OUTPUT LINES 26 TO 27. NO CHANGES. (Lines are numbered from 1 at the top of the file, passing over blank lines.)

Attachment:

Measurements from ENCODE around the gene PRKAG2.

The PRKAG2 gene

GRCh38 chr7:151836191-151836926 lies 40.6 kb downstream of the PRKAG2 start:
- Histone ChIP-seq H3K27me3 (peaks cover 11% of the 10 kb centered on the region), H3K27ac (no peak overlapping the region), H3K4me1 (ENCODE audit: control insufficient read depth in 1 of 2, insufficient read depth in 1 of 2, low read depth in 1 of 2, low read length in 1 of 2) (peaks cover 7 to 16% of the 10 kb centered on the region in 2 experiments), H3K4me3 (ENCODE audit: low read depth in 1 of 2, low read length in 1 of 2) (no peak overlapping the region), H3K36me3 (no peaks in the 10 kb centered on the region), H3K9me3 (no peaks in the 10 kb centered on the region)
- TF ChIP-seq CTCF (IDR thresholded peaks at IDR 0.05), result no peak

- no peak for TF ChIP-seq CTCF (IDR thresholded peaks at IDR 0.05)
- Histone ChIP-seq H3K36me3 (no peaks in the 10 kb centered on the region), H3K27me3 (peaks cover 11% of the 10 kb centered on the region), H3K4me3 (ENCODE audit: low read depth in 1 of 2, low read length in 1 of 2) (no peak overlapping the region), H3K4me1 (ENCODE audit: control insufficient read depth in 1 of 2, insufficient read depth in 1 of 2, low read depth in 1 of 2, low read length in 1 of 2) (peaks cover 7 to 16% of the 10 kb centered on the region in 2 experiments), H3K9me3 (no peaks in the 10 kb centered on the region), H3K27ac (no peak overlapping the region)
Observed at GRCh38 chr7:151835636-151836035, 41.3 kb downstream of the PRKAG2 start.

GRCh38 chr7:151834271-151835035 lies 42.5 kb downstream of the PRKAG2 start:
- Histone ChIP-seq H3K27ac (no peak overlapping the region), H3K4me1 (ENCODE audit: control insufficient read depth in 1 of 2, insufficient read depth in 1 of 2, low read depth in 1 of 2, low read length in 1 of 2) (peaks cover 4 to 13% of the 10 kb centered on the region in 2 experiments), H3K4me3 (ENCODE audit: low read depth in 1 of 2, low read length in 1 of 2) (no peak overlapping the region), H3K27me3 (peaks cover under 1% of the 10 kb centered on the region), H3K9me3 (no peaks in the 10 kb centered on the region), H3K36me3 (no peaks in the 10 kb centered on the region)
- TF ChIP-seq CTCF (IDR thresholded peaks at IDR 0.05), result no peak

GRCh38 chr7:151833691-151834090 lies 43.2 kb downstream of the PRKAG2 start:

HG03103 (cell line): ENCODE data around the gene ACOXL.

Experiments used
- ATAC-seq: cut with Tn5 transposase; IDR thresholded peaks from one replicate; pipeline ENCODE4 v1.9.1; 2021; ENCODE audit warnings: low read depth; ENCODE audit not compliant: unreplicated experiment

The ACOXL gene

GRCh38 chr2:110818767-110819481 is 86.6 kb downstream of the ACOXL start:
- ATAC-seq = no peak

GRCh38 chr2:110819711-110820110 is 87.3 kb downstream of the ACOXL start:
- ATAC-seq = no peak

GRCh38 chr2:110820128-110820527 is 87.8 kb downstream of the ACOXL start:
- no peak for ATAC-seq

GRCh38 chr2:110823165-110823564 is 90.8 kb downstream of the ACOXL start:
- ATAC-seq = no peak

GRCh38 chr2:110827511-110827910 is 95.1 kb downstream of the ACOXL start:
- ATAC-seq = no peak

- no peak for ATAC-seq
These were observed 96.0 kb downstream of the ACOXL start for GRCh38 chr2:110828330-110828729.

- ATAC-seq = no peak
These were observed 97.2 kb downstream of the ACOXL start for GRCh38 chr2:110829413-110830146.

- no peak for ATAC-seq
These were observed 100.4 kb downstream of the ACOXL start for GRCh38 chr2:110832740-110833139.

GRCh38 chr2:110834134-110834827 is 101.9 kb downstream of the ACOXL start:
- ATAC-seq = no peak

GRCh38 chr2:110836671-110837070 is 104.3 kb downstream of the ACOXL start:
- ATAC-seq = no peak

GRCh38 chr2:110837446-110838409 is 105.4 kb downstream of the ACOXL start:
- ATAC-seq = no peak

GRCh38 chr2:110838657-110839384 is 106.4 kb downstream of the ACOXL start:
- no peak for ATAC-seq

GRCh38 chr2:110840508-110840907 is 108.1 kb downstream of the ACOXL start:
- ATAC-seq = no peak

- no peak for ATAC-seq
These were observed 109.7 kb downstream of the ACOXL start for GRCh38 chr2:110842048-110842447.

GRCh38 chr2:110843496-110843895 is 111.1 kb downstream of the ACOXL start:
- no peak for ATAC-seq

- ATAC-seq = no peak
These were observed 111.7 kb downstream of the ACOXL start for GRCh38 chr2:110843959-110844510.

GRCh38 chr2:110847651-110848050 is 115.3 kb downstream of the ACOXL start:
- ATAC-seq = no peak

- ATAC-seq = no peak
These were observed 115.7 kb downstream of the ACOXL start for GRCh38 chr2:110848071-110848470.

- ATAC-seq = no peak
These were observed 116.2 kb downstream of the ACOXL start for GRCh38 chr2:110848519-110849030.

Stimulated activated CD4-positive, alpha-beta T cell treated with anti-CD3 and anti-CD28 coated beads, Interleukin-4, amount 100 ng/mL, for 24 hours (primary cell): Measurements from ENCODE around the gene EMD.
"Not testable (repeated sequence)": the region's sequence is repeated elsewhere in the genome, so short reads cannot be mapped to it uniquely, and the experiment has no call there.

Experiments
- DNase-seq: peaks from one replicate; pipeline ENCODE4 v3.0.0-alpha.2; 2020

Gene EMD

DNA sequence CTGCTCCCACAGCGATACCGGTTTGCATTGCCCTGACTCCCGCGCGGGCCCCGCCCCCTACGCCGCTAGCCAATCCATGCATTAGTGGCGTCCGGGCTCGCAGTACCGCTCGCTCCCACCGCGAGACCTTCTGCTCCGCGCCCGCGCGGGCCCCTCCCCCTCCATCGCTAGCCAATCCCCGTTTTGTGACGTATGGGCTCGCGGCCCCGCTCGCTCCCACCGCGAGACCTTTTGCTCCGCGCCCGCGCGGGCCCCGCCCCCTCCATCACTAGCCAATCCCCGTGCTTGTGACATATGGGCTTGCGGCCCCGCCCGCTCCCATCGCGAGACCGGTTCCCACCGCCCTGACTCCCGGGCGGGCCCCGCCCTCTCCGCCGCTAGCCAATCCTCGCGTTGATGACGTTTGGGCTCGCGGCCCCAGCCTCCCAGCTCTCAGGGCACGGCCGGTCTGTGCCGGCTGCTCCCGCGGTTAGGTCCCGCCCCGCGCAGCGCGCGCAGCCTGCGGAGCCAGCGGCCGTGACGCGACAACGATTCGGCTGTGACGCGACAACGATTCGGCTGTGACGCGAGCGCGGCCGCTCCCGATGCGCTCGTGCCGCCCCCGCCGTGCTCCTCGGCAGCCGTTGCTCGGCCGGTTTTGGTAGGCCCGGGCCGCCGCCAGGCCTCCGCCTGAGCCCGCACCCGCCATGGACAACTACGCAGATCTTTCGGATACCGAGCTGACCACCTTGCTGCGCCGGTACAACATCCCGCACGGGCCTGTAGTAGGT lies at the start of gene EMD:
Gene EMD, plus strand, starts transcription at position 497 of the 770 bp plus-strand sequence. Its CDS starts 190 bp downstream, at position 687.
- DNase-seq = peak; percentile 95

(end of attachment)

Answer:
- ATAC-seq = no peak

- no peak for ATAC-seq